Gay Airman Randy Phillips Urges His Generation to Talk About AIDS
The I'm From Driftwood crew is in California for the 11th annual AIDS/LifeCycle. IFD founder Nathan Manske and guest videographer and editor Matthew Ladensack will be sharing daily video stories from some of our 2,700 participants through the IFD site as well as the Huffington Post Gay Voices.
Randy Phillips rocketed to YouTube fame when he came out to his dad on YouTube the day Don’t Ask, Don’t Tell was repealed. His coming out video has millions of views and he may have just as many loyal followers. Having a strong moral sense of responsibility, he wanted to do something good with his newfound fame.
I kind of wanted to parlay what little bit of attention I got from YouTube into something I think is a taboo for our generation. Not very many people in their early 20s like to think about AIDS.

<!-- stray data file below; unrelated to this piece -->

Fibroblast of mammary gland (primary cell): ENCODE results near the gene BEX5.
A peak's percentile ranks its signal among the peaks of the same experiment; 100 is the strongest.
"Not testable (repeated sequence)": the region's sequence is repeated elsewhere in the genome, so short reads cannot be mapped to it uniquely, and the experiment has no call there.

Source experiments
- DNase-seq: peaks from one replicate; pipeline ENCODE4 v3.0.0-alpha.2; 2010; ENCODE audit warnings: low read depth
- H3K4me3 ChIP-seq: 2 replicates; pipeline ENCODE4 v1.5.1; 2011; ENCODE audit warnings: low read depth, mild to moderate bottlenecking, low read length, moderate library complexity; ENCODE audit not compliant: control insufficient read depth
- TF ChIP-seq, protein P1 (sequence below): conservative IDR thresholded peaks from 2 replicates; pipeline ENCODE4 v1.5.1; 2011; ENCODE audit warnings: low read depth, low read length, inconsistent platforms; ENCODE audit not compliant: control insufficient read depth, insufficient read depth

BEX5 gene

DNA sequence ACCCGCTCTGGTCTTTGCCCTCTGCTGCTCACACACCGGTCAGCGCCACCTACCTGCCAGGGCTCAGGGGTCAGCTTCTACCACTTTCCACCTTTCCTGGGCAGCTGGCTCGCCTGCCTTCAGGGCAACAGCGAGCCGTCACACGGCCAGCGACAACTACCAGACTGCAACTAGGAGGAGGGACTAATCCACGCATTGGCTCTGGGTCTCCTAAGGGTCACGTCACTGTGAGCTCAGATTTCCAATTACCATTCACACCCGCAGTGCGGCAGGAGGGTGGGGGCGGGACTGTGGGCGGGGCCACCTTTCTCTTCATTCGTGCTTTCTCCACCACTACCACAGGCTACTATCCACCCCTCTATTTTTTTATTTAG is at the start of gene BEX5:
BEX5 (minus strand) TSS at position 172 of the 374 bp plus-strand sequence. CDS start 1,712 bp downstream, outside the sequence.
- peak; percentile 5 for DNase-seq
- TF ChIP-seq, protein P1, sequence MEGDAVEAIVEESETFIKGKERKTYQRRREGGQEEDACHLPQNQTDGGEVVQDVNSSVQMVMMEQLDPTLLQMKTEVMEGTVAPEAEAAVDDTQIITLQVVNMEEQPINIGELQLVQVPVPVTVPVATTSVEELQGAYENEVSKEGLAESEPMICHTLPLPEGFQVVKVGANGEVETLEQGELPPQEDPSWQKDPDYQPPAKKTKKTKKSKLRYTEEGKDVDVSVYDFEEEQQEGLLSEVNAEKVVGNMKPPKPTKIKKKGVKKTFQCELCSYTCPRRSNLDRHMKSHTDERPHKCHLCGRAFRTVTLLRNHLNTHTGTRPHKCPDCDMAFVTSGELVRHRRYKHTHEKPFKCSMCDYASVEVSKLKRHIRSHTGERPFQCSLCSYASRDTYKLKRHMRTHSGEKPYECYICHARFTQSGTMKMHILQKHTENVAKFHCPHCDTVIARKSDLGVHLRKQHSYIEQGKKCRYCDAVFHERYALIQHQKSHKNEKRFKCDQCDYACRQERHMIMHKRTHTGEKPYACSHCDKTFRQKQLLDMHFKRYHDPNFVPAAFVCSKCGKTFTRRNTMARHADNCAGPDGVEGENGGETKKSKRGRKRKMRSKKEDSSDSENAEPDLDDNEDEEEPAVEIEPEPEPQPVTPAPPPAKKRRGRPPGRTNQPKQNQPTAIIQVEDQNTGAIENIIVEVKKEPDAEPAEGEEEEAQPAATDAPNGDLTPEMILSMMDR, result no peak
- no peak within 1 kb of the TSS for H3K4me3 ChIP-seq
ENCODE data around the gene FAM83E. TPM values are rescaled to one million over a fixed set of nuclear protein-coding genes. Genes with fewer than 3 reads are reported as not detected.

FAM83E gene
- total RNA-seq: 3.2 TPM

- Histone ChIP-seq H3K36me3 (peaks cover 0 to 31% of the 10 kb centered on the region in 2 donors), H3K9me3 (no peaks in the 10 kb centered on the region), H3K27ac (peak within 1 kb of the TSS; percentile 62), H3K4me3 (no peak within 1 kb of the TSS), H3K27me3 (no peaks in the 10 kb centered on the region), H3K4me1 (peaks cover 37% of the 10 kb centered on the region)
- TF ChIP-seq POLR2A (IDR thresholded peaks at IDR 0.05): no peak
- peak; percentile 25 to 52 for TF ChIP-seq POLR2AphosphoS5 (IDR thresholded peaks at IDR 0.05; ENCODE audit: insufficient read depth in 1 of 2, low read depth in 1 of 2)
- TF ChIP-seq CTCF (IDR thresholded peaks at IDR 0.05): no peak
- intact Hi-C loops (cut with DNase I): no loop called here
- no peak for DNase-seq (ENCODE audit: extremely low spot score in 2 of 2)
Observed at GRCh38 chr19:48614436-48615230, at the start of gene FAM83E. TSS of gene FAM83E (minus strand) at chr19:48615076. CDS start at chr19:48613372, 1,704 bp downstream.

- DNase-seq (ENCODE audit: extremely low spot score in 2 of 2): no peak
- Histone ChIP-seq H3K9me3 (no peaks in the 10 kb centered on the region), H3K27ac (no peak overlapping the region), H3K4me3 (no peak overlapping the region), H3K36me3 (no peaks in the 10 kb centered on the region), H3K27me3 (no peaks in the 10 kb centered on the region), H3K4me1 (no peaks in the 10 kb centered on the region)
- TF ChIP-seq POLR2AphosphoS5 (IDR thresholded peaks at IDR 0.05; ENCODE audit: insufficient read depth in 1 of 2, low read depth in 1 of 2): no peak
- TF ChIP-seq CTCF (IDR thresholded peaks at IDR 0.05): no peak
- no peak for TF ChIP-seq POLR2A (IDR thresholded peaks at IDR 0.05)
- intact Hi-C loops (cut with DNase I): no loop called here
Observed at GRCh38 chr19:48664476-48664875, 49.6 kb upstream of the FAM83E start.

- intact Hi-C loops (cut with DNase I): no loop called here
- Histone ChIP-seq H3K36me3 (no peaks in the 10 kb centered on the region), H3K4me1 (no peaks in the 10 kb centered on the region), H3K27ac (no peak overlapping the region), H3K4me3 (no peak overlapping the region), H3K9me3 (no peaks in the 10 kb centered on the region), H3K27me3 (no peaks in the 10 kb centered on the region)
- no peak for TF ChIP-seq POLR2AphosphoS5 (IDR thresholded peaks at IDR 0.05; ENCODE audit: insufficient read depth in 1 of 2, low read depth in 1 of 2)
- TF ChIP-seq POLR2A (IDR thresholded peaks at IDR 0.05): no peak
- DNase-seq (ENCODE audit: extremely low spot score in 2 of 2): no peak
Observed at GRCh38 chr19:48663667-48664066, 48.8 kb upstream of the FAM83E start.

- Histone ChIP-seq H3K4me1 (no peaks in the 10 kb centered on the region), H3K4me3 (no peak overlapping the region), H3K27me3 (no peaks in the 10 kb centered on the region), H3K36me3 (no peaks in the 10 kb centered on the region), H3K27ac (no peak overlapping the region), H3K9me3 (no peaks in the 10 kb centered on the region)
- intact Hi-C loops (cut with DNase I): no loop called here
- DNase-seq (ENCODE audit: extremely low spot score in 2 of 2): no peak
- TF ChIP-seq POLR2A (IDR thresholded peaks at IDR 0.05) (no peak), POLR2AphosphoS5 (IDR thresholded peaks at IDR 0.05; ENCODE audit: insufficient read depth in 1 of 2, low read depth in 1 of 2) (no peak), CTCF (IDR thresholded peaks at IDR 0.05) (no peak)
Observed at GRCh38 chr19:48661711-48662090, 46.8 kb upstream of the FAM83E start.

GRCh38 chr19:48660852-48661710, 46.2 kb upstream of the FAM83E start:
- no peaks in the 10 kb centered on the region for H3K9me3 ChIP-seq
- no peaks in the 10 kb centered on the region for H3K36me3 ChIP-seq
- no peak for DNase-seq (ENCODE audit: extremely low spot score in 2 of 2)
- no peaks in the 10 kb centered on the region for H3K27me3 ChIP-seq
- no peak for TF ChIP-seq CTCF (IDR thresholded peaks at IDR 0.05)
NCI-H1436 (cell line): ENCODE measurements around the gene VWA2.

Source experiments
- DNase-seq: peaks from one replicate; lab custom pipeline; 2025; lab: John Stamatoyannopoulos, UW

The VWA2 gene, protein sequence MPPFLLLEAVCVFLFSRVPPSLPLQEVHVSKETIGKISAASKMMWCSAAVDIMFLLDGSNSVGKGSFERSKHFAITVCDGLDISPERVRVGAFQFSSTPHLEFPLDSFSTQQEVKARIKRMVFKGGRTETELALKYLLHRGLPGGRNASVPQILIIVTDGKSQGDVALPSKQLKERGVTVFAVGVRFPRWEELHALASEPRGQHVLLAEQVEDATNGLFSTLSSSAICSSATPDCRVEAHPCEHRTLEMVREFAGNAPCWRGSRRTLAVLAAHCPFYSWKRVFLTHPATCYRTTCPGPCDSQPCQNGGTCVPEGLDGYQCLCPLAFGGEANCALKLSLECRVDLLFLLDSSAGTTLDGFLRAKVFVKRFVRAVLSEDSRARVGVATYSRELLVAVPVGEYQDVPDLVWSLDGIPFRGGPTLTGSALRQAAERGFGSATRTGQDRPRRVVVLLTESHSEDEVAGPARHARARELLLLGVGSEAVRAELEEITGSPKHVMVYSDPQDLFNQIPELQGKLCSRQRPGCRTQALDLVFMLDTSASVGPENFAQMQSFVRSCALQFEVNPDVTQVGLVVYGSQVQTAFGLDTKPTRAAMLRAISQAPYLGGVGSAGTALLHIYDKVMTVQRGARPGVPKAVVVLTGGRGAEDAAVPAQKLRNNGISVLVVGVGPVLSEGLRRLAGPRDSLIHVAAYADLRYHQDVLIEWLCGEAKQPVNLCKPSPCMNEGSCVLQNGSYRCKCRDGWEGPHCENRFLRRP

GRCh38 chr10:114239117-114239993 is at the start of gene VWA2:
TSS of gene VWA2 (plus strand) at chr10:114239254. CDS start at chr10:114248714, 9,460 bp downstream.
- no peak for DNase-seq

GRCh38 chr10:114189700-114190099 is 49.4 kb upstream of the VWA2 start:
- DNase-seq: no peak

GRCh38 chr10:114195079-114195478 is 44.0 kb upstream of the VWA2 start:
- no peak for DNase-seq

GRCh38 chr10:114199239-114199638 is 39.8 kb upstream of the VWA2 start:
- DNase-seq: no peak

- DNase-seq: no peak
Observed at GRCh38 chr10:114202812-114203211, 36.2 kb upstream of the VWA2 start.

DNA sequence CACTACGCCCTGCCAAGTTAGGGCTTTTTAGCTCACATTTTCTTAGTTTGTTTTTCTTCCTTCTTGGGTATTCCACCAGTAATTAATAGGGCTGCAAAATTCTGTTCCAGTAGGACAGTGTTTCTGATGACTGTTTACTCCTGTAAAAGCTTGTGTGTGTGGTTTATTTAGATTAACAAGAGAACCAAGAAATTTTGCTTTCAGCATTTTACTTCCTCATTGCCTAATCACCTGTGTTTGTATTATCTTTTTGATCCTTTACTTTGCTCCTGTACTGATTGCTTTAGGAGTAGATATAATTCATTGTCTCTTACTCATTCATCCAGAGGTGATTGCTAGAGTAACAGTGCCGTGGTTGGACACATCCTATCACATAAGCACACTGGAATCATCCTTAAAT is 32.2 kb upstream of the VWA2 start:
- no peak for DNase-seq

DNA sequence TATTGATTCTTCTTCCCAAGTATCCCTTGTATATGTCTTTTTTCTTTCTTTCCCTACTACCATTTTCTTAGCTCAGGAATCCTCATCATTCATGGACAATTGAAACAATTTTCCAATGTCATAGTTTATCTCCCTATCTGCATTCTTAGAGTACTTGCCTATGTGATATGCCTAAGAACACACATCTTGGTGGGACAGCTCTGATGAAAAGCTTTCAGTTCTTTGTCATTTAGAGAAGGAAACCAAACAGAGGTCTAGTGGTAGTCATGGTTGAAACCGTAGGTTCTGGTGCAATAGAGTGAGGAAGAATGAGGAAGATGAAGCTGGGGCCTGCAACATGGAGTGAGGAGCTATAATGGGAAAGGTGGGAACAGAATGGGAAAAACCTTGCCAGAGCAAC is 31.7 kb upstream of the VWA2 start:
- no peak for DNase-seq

The 22-year-old airman had never known anyone who was HIV+, but joined the AIDS/LifeCycle ride to challenge a perception that his mother had.
She couldn't think of any, couldn't relate to another gay person who had had a normal life, who grew up healthy and had a successful life and a career and lived a long life and maybe got married and found somebody and possibly had some kids. She didn't think that's what my life would be like. She thought it would be absolutely a horror story and that I'd die 10 years later alone, a drug addict, from HIV.
On Day One of the ride Randy met his first HIV+ friend, a young man on his team, which pushed Randy to continue doing even more good.
We kind of think we have it under control, but we don't. It's still very big and it shouldn't be a taboo. It should be something we talk about and discuss and fundraise for and fight and be active in our communities. So I wanted to change this into something good.
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